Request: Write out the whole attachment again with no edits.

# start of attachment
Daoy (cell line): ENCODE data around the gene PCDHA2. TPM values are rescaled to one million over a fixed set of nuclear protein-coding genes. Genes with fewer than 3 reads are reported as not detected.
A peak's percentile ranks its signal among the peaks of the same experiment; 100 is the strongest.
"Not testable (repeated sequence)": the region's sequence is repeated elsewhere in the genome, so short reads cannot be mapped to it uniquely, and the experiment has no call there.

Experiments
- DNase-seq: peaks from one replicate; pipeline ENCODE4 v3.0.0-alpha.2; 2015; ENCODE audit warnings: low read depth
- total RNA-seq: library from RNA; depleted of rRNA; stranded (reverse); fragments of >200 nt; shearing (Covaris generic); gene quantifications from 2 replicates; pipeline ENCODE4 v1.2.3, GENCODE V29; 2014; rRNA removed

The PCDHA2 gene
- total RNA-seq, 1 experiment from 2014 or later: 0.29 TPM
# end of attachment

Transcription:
Daoy (cell line): ENCODE data around the gene PCDHA2. TPM values are rescaled to one million over a fixed set of nuclear protein-coding genes. Genes with fewer than 3 reads are reported as not detected.
A peak's percentile ranks its signal among the peaks of the same experiment; 100 is the strongest.
"Not testable (repeated sequence)": the region's sequence is repeated elsewhere in the genome, so short reads cannot be mapped to it uniquely, and the experiment has no call there.

Experiments
- DNase-seq: peaks from one replicate; pipeline ENCODE4 v3.0.0-alpha.2; 2015; ENCODE audit warnings: low read depth
- total RNA-seq: library from RNA; depleted of rRNA; stranded (reverse); fragments of >200 nt; shearing (Covaris generic); gene quantifications from 2 replicates; pipeline ENCODE4 v1.2.3, GENCODE V29; 2014; rRNA removed

The PCDHA2 gene
- total RNA-seq, 1 experiment from 2014 or later: 0.29 TPM